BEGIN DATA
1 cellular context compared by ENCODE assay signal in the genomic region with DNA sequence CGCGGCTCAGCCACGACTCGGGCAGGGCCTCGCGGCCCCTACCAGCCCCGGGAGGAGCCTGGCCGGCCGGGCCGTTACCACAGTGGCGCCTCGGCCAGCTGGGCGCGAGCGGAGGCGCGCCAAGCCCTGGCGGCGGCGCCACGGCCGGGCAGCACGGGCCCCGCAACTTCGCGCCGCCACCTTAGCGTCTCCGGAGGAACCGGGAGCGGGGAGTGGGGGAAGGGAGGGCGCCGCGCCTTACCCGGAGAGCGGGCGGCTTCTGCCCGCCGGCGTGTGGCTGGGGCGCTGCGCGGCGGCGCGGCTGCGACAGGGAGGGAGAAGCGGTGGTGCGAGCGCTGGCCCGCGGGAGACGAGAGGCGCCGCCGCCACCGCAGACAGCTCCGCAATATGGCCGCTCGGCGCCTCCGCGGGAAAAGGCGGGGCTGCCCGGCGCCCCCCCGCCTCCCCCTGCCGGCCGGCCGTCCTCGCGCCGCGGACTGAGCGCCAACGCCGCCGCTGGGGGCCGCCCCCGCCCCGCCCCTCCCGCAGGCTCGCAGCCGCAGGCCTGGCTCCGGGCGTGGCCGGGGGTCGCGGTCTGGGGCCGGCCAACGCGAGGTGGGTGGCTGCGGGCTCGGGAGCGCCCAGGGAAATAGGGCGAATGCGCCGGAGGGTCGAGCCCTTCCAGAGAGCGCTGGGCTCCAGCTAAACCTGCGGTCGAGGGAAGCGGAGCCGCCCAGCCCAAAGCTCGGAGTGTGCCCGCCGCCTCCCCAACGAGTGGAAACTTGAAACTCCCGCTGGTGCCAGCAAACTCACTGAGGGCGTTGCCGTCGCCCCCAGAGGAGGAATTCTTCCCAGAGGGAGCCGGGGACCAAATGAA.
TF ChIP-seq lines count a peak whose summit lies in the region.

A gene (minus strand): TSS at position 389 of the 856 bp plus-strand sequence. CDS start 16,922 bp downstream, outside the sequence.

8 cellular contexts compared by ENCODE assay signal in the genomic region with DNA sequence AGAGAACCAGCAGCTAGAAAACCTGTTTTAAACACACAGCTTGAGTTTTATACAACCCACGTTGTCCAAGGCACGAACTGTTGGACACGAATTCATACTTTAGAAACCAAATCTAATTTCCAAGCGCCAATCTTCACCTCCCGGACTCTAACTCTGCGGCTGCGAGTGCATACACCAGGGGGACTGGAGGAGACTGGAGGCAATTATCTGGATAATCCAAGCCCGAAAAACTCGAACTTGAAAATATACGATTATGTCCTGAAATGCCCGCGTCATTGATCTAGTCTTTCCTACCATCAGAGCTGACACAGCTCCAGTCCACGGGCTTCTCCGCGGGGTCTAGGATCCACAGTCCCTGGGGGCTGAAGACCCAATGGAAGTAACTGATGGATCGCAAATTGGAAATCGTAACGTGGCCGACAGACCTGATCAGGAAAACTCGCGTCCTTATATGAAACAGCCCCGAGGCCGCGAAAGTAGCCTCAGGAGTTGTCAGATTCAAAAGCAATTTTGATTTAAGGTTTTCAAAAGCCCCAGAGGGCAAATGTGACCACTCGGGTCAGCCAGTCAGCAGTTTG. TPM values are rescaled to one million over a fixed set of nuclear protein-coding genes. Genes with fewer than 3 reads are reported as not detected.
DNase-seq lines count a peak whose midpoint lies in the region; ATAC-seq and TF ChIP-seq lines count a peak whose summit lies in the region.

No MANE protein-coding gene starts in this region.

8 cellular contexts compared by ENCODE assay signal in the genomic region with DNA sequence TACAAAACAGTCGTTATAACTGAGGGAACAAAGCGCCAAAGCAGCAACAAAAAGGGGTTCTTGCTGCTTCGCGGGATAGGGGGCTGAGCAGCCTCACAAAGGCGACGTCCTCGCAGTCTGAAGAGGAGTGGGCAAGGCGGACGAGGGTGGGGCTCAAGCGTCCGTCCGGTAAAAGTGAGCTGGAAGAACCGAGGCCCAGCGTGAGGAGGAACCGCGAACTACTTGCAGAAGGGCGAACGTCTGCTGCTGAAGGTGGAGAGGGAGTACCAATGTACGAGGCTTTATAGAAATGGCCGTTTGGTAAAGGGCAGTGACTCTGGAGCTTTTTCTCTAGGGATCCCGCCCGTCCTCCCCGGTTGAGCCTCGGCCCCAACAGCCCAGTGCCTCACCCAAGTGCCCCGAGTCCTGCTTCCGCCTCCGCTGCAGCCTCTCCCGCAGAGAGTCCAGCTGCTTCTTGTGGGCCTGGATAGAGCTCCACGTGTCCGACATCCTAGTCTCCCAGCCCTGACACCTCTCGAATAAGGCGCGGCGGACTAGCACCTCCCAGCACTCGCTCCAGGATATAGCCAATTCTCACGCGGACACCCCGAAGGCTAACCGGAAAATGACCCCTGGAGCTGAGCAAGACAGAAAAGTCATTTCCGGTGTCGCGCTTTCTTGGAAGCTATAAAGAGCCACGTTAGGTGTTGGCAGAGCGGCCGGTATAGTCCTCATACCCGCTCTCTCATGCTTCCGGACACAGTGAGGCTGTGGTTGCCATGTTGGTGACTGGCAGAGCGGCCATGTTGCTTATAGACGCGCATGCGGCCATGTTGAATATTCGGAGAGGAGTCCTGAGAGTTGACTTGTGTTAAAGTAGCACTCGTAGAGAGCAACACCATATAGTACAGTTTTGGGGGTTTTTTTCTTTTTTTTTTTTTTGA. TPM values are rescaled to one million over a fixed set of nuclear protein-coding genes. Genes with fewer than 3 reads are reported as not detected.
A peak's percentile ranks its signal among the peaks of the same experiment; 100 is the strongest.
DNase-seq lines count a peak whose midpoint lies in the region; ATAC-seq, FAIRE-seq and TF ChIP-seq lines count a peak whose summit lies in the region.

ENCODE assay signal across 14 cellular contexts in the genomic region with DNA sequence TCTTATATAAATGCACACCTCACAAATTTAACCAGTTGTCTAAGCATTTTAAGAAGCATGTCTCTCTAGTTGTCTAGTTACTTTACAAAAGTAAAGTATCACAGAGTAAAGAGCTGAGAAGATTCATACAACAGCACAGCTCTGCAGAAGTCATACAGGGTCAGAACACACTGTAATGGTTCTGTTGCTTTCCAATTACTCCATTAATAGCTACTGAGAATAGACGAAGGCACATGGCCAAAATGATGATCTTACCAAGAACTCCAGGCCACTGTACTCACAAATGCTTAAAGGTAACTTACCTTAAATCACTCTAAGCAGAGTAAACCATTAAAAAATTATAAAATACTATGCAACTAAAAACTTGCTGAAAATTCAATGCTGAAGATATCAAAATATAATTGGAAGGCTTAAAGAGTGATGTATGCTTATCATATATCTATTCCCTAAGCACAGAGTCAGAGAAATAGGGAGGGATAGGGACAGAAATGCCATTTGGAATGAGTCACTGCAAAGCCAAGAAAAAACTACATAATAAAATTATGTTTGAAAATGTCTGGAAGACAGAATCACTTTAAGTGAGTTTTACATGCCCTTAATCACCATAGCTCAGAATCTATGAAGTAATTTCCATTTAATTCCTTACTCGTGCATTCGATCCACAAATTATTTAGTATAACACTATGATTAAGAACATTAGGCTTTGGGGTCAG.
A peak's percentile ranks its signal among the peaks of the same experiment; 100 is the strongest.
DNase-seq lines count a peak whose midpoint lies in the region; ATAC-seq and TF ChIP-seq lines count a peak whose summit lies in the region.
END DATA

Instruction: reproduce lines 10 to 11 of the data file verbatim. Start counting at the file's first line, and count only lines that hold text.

ENCODE assay signal across 14 cellular contexts in the genomic region with DNA sequence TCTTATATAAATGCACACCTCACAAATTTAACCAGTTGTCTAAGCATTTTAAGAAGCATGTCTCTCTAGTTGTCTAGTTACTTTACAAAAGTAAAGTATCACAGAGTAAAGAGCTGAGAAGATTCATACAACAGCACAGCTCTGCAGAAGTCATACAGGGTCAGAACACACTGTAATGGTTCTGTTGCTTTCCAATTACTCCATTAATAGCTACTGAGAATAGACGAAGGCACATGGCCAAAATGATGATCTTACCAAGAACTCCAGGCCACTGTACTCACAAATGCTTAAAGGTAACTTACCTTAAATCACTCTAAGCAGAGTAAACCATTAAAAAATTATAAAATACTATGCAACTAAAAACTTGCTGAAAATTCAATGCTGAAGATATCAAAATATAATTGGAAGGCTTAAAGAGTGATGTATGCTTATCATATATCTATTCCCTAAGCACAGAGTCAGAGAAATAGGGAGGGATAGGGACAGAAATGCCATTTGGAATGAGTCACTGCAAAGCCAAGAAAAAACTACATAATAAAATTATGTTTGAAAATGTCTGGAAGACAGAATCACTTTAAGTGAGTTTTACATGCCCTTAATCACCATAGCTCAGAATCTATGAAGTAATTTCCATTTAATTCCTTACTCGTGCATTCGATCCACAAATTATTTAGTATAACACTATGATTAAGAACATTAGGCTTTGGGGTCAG.
A peak's percentile ranks its signal among the peaks of the same experiment; 100 is the strongest.